Critics of the centers cite a variety of concerns over how the state money is used, including a “pay by service” funding mechanism, which grants state money based on how much time is spent with clients and to reimburse the cost of whatever products were provided.

“It’s incredibly inefficient. It would be less expensive to just give them the pack of diapers,” said Murtha.

Timothy Head, executive director of Faith & Freedom Coalition, which lobbies for state funds for the centers, said clients are not required to sit through religious classes or programs in centers his group works with. However, he said the “admissions process” does includes information on the gestational stages of pregnancy and on the abortion process.

“It’s part of the intake process. It’s not like they say, ‘God says abortions are a sin,’” Head said.

As crisis pregnancy centers have expanded across the United States, Democrats have long sought to limit their influence, citing the allegations of deceptive marketing and concerns about the quality of care women receive. But such efforts often run into court challenges.

Democratic-led cities and states have sought for years to investigate crisis pregnancy centers for allegedly deceptive practices. This year, state legislatures in Vermont, Illinois and Colorado passed laws giving the state attorneys general or other state officials the authority to investigate and levy fines.

“These centers have been on my radar for the better part of my life and we’ve attempted other things over the years,” said Illinois state Rep. Kelly Cassidy (D), a co-sponsor of the bill and chairperson of an abortion rights working group within the state legislature. “This time around, we decided to look at it from a consumer fraud approach”

Democrats in Congress have also attempted to rein in what they say are deceptive marketing practices at the centers, with the latest coming last year from Sens. Elizabeth Warren (D-Mass.) and Robert Menendez (D-N.J.), who introduced a bill directing the Federal Trade Commission to prohibit deceptive or misleading advertising from crisis pregnancy centers. If passed, it would direct the commission to create rules for centers and fines they could face.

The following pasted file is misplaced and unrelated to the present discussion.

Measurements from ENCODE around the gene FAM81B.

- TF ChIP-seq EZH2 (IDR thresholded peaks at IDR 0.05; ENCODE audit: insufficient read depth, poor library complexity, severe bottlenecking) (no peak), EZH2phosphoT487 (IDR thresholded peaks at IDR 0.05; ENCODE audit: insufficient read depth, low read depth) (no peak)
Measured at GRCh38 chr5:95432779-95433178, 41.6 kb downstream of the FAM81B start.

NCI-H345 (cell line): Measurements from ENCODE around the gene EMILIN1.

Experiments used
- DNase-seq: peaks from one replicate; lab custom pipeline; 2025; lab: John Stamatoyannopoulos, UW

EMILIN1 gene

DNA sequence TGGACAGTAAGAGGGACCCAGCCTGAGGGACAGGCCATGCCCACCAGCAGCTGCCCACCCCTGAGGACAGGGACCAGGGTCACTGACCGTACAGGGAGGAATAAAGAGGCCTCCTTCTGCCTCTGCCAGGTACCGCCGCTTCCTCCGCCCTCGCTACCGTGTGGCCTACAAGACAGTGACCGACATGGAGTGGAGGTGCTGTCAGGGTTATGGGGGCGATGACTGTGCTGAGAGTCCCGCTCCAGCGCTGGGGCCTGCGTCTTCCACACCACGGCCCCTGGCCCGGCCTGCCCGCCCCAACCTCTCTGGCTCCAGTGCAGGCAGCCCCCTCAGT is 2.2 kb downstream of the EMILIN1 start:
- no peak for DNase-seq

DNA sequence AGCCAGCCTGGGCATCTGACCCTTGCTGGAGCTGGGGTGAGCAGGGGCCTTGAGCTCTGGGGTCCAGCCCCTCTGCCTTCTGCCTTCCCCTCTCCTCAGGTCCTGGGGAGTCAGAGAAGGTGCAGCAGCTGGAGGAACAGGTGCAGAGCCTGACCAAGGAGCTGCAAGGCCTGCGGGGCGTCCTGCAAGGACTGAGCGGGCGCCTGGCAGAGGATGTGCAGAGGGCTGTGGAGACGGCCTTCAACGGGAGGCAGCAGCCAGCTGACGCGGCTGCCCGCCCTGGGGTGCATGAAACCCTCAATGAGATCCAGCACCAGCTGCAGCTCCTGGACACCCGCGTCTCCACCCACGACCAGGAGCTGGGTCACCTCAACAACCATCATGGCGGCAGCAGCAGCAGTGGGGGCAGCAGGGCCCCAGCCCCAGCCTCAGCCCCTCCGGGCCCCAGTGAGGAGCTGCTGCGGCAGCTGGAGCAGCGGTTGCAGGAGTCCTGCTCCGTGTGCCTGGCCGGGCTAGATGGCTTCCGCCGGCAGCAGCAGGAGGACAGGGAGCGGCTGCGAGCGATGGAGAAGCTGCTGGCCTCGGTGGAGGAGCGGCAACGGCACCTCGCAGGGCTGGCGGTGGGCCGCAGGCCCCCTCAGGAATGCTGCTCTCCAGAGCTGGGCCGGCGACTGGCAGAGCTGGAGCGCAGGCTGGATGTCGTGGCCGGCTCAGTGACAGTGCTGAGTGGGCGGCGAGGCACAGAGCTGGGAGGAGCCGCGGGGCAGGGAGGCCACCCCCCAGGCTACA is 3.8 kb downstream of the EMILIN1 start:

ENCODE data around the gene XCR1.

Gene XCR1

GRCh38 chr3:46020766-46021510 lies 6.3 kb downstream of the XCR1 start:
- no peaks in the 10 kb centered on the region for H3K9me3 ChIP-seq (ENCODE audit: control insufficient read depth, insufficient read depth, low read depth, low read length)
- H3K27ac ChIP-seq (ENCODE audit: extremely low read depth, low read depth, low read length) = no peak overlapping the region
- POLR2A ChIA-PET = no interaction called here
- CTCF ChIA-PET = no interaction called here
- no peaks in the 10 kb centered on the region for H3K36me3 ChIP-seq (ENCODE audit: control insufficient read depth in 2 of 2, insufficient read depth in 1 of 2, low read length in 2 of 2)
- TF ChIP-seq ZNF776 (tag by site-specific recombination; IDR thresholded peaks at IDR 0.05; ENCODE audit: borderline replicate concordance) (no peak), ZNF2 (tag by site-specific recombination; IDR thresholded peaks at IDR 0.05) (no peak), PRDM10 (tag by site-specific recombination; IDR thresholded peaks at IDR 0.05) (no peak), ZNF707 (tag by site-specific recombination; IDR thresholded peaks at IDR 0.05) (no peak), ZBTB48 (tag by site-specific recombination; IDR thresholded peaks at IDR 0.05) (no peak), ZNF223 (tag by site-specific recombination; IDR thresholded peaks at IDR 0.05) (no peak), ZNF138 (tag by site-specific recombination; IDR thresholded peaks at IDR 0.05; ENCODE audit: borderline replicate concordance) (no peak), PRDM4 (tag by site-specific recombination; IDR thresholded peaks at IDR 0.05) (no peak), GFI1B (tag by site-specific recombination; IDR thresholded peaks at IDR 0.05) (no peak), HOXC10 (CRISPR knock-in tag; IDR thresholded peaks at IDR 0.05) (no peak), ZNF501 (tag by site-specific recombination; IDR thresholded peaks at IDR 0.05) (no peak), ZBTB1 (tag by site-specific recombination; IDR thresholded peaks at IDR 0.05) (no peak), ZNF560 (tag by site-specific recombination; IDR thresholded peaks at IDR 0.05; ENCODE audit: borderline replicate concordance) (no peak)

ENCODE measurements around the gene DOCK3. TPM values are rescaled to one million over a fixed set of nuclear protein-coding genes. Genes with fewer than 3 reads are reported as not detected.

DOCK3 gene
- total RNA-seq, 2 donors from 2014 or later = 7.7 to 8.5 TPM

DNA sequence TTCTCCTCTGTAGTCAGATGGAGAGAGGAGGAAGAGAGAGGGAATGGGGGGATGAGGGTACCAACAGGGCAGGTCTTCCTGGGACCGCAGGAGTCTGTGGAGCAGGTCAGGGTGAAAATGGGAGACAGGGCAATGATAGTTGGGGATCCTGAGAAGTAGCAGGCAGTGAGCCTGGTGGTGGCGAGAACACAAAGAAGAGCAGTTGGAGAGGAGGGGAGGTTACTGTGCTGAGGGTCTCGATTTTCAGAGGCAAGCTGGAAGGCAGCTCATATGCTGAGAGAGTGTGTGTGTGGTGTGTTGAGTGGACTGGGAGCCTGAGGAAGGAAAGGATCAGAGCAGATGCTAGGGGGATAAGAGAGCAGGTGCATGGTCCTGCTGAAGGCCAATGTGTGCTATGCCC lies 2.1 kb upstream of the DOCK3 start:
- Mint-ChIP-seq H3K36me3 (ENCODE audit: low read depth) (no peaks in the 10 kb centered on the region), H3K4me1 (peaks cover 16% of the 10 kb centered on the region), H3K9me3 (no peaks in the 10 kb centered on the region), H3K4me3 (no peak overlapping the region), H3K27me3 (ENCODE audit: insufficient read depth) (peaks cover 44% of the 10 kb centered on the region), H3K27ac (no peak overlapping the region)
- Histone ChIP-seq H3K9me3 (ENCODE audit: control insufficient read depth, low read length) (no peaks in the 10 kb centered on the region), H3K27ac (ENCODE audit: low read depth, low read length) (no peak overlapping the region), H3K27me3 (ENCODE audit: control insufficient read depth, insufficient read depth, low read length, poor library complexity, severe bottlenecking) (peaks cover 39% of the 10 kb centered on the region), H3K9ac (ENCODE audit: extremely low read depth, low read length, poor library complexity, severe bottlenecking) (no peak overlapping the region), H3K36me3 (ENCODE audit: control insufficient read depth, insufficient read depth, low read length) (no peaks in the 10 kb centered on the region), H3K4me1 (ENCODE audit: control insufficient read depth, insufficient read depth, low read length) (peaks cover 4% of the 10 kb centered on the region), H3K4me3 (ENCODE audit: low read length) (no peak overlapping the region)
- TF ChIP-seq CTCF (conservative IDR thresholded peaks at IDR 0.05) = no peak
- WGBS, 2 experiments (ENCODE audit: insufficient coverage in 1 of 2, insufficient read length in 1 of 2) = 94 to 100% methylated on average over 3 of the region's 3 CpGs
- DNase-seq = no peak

“CPCs often lure women seeking legitimate reproductive care — including abortions — into their facilities by advertising themselves as comprehensive reproductive health-care providers,” Warren said on the Senate floor as she introduced the bill. “But this is flatly untrue.”

Some Democratic governors have also pulled funding for the centers.

Shapiro cited the quality of care people were receiving at the centers in his decision to stop taxpayer funding to them and referenced a 2017 state audit that showed the nonprofit was using about 3 percent of the funds for projects outside Pennsylvania.

“For decades, taxpayer dollars have gone to fund Real Alternatives,” Shapiro said in an Aug. 9 statement. “My administration will not continue that pattern — we will ensure women in this commonwealth receive the reproductive health care they deserve.”

Real Alternatives did not respond to The Washington Post’s requests for comment.

Legal battles are pending against many of the Democratic legislative efforts. Lawsuits have been filed in federal district courts challenging the Vermont, Illinois and Colorado bills, arguing they violate the First Amendment. A similar bill that passed in Connecticut in 2021 was challenged in court by an antiabortion group, but the lawsuit was ultimately dropped.

“We make several arguments in the case, but a big one is it violates our free speech rights,” said Peter Breen, the lead attorney in the lawsuit that challenges the Illinois law. “We also included a free exercise claim under the religious freedom protections in the First Amendment. The law is not religiously neutral because it targets religiously motivated speech.”

But legislators who have proposed the laws say the centers will not be barred from expressing their views on abortion and that no action will be taken against them if they market and present their mission and services accurately to clients before and after they head through their doors.

“As I repeatedly said during the debate, during the [legislative] hearings, if you don’t lie, you have nothing to worry about,” said Howard, the bill’s sponsor.

This post appeared first on The Washington Post